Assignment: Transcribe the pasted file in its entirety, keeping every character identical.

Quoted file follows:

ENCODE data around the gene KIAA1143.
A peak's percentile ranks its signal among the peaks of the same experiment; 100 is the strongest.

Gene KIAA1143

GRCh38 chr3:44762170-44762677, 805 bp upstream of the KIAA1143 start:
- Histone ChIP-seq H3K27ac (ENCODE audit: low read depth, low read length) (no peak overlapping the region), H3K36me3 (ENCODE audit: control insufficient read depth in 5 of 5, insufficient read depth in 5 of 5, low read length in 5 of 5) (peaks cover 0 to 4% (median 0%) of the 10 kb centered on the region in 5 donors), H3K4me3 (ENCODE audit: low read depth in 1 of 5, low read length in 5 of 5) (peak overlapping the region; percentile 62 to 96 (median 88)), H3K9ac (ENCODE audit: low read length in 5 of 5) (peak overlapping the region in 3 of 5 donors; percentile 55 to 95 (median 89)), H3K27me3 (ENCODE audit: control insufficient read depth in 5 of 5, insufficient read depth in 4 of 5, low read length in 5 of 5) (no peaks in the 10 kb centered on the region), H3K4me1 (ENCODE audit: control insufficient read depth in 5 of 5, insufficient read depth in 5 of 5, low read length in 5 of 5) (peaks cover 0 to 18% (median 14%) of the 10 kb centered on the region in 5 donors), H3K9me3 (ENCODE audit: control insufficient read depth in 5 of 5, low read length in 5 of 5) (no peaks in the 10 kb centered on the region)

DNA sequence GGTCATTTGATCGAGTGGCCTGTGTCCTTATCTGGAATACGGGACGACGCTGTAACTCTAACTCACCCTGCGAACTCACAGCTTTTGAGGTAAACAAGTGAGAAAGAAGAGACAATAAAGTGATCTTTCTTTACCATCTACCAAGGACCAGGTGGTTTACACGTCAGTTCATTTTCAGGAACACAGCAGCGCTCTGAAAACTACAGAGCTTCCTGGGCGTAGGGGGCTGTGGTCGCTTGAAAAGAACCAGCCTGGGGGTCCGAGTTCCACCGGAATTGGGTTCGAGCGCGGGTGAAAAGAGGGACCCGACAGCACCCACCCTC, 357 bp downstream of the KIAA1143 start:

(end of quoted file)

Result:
ENCODE data around the gene KIAA1143.
A peak's percentile ranks its signal among the peaks of the same experiment; 100 is the strongest.

Gene KIAA1143

GRCh38 chr3:44762170-44762677, 805 bp upstream of the KIAA1143 start:
- Histone ChIP-seq H3K27ac (ENCODE audit: low read depth, low read length) (no peak overlapping the region), H3K36me3 (ENCODE audit: control insufficient read depth in 5 of 5, insufficient read depth in 5 of 5, low read length in 5 of 5) (peaks cover 0 to 4% (median 0%) of the 10 kb centered on the region in 5 donors), H3K4me3 (ENCODE audit: low read depth in 1 of 5, low read length in 5 of 5) (peak overlapping the region; percentile 62 to 96 (median 88)), H3K9ac (ENCODE audit: low read length in 5 of 5) (peak overlapping the region in 3 of 5 donors; percentile 55 to 95 (median 89)), H3K27me3 (ENCODE audit: control insufficient read depth in 5 of 5, insufficient read depth in 4 of 5, low read length in 5 of 5) (no peaks in the 10 kb centered on the region), H3K4me1 (ENCODE audit: control insufficient read depth in 5 of 5, insufficient read depth in 5 of 5, low read length in 5 of 5) (peaks cover 0 to 18% (median 14%) of the 10 kb centered on the region in 5 donors), H3K9me3 (ENCODE audit: control insufficient read depth in 5 of 5, low read length in 5 of 5) (no peaks in the 10 kb centered on the region)

DNA sequence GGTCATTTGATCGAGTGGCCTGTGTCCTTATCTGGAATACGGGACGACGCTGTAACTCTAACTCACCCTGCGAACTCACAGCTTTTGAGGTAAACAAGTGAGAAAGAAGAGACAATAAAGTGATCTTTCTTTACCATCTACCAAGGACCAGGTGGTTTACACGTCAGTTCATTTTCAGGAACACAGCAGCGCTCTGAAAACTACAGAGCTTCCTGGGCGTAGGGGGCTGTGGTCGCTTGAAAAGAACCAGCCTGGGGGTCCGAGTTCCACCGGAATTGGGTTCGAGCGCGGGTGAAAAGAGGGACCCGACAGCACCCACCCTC, 357 bp downstream of the KIAA1143 start: